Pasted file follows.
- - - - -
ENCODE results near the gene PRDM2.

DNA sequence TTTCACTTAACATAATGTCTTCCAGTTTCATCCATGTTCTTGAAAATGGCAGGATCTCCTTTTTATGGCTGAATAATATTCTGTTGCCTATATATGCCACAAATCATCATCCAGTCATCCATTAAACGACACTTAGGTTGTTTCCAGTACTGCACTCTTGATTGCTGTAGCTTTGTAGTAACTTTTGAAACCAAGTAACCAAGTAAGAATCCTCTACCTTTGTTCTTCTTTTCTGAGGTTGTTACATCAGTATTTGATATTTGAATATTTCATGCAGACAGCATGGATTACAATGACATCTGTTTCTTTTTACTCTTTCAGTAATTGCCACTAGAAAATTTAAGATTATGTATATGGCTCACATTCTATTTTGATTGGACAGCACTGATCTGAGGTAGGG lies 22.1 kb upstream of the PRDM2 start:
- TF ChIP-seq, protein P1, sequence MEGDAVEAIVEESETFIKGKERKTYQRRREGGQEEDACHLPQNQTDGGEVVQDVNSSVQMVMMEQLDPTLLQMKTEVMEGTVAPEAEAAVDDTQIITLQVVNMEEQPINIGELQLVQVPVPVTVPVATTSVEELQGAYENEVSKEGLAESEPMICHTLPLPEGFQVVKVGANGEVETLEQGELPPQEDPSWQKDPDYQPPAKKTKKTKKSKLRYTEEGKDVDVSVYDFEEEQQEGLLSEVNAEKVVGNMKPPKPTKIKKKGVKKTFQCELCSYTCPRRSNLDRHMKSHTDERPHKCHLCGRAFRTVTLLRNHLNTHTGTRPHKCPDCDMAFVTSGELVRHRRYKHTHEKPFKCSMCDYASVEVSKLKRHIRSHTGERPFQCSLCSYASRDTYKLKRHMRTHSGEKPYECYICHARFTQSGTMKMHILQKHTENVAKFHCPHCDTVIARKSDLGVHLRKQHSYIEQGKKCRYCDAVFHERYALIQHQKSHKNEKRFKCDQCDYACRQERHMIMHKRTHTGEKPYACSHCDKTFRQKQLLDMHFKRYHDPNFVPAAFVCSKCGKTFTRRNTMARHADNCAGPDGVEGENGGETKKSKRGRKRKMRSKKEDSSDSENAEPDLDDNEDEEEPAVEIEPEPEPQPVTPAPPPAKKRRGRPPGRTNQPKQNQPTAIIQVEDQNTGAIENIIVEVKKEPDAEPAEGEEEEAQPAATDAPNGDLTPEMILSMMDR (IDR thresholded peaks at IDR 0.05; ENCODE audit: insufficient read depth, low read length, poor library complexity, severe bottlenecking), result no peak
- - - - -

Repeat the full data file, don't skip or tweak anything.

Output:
ENCODE results near the gene PRDM2.

DNA sequence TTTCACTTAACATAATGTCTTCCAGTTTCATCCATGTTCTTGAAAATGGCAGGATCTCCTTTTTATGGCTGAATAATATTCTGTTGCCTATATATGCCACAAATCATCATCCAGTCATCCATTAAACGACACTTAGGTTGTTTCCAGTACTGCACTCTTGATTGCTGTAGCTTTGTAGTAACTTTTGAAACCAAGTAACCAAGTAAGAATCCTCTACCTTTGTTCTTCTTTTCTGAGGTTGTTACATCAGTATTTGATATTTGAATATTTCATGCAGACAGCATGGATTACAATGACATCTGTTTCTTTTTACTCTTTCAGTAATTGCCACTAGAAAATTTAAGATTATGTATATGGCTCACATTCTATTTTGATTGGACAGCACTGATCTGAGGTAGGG lies 22.1 kb upstream of the PRDM2 start:
- TF ChIP-seq, protein P1, sequence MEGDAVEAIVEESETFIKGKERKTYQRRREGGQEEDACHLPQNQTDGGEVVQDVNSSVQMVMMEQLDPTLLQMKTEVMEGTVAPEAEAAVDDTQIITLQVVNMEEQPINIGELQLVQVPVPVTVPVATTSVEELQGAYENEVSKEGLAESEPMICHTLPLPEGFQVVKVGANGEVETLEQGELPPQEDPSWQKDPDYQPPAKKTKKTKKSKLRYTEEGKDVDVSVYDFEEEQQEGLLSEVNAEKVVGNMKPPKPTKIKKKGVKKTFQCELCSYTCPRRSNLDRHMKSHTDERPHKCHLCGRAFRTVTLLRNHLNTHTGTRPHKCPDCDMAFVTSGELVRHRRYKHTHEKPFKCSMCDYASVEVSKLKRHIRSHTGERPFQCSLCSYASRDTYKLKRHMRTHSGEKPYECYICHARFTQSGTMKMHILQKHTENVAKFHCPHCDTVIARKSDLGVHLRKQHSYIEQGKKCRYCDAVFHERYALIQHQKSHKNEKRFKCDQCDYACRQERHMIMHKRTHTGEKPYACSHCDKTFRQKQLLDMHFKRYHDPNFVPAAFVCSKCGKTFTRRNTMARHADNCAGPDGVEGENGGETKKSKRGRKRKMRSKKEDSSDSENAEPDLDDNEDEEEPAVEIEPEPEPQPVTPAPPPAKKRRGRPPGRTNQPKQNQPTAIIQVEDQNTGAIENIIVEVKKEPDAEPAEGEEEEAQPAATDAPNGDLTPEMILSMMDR (IDR thresholded peaks at IDR 0.05; ENCODE audit: insufficient read depth, low read length, poor library complexity, severe bottlenecking), result no peak